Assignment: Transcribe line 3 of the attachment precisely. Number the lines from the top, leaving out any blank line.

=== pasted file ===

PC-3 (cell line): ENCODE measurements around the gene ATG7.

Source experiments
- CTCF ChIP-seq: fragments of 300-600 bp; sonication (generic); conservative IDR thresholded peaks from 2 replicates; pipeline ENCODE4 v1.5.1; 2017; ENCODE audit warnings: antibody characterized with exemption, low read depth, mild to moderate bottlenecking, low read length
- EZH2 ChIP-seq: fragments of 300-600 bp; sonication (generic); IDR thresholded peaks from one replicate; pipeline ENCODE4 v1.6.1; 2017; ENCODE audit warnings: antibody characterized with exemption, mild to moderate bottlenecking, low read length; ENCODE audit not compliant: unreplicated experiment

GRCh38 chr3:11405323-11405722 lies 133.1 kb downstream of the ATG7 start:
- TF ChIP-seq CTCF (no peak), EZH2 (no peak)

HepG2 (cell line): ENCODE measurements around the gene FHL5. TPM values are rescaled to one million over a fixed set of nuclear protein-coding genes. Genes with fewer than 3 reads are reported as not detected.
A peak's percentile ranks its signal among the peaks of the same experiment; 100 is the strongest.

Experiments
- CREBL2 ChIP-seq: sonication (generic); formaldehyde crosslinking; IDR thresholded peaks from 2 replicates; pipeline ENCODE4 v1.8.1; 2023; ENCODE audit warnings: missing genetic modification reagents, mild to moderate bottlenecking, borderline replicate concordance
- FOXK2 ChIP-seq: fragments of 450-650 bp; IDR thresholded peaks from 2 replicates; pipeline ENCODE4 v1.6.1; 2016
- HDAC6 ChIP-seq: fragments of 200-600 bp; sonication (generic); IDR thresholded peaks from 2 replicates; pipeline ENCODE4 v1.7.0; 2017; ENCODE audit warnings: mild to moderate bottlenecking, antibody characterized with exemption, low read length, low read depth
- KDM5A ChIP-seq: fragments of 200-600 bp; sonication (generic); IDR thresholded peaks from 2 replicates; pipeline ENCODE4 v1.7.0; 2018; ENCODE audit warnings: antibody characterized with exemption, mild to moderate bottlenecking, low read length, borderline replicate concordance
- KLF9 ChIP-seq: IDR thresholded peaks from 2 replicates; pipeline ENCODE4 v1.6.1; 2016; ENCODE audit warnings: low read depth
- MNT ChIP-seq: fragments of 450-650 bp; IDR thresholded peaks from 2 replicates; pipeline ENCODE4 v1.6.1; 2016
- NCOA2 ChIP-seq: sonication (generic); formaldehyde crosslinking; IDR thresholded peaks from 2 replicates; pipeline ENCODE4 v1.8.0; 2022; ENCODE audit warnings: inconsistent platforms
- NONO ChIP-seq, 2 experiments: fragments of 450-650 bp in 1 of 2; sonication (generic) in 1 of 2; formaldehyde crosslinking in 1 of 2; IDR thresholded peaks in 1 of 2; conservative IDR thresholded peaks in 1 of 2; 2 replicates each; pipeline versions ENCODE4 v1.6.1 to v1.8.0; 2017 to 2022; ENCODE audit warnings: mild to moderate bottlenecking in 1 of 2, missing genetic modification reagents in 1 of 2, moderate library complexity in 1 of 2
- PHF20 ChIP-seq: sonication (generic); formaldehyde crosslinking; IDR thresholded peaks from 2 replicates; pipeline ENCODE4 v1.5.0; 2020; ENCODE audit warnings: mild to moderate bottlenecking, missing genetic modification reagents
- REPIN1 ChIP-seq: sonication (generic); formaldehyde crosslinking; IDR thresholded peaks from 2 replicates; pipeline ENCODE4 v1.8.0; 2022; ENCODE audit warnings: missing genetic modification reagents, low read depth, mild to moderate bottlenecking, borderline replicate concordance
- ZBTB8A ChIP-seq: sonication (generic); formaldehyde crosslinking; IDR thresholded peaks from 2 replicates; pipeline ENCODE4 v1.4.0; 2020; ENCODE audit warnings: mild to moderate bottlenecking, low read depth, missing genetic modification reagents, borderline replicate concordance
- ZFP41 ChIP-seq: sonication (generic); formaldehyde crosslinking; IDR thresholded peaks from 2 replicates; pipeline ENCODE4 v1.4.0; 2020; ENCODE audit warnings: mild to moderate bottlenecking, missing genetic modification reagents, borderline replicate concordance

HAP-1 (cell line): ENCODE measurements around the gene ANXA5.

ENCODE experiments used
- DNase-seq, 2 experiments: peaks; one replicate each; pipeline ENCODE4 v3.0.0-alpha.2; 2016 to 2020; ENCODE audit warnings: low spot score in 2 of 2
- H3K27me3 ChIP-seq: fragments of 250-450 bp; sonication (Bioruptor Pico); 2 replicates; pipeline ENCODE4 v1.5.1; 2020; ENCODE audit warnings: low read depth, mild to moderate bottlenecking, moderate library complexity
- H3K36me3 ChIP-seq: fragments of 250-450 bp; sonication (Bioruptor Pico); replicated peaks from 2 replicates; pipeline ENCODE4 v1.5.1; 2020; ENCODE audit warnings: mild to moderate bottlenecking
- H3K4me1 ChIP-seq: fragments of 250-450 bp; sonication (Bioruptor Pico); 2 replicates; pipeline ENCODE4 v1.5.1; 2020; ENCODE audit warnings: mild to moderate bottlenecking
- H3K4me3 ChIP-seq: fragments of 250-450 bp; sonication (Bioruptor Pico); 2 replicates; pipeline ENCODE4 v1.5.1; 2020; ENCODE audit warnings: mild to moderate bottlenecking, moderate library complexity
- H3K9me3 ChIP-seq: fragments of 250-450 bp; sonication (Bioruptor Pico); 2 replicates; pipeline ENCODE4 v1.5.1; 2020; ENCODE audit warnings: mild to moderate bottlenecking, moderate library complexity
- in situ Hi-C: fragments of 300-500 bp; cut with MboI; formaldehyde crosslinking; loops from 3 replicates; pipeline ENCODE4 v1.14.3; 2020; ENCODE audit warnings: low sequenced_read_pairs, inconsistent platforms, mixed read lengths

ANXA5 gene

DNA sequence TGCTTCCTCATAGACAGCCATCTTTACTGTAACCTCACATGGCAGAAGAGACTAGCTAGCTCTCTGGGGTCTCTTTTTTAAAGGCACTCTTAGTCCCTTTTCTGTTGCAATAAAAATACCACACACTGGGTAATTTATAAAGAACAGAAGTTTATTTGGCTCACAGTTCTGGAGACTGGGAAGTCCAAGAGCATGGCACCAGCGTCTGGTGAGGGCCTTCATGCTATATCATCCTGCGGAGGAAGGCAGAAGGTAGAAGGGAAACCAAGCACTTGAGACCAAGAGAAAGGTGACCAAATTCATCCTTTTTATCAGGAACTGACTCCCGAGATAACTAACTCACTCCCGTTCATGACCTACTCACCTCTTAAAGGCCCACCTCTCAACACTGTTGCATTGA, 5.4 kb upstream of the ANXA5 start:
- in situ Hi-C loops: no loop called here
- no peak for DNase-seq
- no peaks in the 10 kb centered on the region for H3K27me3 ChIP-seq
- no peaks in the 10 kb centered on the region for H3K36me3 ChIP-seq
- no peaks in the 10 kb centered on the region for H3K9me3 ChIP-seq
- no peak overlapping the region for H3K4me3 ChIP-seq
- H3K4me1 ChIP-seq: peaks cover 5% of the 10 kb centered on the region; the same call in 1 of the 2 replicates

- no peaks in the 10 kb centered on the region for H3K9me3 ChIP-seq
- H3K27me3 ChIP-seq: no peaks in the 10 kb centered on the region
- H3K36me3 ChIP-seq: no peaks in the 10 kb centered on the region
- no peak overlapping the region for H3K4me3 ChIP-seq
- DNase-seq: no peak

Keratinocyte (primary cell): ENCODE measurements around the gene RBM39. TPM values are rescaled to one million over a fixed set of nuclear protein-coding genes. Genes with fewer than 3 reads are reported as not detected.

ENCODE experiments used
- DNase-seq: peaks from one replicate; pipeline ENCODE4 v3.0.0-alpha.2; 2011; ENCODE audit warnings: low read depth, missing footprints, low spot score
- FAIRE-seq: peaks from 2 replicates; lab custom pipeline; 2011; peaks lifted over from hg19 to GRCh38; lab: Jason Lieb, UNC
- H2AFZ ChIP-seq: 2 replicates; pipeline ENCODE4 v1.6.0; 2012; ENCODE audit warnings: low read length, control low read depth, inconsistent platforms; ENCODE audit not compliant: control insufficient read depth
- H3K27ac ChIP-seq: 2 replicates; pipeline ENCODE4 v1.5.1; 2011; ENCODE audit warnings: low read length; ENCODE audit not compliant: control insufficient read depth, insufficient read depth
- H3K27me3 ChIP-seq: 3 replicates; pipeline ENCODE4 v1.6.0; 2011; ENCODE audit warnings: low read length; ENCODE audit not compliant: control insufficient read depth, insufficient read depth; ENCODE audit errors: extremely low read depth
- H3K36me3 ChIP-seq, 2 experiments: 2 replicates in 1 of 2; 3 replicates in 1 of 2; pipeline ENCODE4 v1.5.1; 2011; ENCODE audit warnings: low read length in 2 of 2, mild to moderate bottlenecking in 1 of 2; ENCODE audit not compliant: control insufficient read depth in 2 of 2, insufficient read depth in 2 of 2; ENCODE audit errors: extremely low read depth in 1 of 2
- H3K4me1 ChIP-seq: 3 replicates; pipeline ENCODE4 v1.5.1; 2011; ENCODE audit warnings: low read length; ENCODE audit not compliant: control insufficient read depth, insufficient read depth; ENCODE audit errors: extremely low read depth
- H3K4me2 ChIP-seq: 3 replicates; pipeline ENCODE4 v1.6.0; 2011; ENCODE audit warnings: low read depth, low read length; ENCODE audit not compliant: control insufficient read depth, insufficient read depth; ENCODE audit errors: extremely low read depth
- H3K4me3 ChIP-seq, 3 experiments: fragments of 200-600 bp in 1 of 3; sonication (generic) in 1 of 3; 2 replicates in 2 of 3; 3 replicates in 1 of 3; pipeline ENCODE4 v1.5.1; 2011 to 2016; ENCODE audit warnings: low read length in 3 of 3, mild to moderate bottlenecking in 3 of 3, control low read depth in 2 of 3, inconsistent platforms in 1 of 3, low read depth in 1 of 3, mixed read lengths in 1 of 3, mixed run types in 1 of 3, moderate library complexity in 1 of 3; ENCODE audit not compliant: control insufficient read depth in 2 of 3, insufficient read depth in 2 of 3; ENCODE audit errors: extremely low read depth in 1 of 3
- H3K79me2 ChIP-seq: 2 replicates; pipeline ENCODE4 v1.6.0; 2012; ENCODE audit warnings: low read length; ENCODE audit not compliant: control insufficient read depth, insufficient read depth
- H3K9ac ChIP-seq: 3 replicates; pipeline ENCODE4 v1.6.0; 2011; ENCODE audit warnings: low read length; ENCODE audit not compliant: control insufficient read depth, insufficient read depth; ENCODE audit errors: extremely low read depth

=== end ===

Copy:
- CTCF ChIP-seq: fragments of 300-600 bp; sonication (generic); conservative IDR thresholded peaks from 2 replicates; pipeline ENCODE4 v1.5.1; 2017; ENCODE audit warnings: antibody characterized with exemption, low read depth, mild to moderate bottlenecking, low read length